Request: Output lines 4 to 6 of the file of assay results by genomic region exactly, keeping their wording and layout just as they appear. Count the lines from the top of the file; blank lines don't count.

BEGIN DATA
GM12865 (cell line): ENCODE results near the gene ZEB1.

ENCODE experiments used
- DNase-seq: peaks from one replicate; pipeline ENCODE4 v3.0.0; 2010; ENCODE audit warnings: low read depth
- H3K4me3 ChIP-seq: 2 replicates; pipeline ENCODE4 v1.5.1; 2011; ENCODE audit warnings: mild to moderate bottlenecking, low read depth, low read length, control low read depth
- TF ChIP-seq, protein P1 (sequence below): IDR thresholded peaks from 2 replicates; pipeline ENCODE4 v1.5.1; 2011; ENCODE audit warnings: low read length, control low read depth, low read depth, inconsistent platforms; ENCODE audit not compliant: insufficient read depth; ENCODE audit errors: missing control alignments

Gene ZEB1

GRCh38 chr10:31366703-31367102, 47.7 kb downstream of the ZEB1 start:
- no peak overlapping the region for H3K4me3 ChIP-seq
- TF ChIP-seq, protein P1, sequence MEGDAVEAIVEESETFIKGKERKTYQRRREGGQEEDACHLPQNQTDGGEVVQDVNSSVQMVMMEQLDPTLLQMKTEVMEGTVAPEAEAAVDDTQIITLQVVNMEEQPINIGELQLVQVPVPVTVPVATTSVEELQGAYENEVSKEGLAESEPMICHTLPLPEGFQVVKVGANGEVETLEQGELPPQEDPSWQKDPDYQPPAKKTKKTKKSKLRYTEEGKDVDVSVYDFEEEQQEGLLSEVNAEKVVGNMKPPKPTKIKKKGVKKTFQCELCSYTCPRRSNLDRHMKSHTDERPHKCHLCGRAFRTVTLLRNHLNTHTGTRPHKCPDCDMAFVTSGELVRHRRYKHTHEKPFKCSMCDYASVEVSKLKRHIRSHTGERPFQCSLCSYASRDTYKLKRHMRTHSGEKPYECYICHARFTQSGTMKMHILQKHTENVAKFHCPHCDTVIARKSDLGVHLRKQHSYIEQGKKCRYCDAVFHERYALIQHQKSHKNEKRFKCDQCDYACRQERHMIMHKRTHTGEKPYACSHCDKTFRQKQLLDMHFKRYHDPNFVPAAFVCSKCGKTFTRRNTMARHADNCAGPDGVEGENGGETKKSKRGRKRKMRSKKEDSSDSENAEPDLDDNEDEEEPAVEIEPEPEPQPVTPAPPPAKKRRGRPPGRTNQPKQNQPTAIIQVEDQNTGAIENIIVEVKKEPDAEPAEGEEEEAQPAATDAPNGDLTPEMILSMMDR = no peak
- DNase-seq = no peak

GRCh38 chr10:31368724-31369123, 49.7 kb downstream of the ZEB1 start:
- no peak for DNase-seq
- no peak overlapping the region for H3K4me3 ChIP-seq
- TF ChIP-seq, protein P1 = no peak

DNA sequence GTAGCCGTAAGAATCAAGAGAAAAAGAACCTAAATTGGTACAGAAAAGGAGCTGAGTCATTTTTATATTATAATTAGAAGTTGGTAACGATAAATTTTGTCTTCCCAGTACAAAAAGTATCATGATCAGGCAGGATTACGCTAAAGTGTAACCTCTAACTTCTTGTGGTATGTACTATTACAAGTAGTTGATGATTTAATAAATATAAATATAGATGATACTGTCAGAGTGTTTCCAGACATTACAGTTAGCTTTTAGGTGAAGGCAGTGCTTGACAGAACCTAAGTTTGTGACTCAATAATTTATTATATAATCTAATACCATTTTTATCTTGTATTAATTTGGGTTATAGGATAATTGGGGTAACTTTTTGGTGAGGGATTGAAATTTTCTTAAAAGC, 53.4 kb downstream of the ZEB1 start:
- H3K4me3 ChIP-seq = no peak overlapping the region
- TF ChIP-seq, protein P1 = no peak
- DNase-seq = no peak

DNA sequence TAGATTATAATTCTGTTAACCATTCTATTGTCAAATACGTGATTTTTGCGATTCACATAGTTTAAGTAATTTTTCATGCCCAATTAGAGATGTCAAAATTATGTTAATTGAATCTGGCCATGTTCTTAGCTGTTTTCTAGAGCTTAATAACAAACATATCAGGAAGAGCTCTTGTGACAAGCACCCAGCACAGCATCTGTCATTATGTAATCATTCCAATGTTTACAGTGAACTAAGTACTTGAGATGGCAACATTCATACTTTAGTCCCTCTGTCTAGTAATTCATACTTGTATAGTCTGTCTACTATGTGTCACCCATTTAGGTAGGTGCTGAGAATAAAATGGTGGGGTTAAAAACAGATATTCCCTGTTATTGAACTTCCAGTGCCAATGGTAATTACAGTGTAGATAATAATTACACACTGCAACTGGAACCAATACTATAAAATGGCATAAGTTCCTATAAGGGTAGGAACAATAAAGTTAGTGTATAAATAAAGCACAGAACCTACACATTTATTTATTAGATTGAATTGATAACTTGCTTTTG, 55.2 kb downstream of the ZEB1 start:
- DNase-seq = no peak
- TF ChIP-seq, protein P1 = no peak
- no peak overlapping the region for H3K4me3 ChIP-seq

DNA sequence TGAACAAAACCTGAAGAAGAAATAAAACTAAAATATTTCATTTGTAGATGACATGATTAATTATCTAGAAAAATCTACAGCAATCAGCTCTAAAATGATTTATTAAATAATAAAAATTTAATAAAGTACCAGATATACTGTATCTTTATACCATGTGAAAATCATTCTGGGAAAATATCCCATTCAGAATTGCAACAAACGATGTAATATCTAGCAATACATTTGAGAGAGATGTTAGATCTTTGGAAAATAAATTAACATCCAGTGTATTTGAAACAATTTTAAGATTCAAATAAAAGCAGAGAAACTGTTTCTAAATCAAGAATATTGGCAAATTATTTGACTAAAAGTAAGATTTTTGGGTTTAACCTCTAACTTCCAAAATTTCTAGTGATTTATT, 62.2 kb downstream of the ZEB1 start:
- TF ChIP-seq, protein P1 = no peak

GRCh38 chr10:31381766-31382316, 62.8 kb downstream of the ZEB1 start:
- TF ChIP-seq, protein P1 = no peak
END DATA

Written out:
- H3K4me3 ChIP-seq: 2 replicates; pipeline ENCODE4 v1.5.1; 2011; ENCODE audit warnings: mild to moderate bottlenecking, low read depth, low read length, control low read depth
- TF ChIP-seq, protein P1 (sequence below): IDR thresholded peaks from 2 replicates; pipeline ENCODE4 v1.5.1; 2011; ENCODE audit warnings: low read length, control low read depth, low read depth, inconsistent platforms; ENCODE audit not compliant: insufficient read depth; ENCODE audit errors: missing control alignments

Gene ZEB1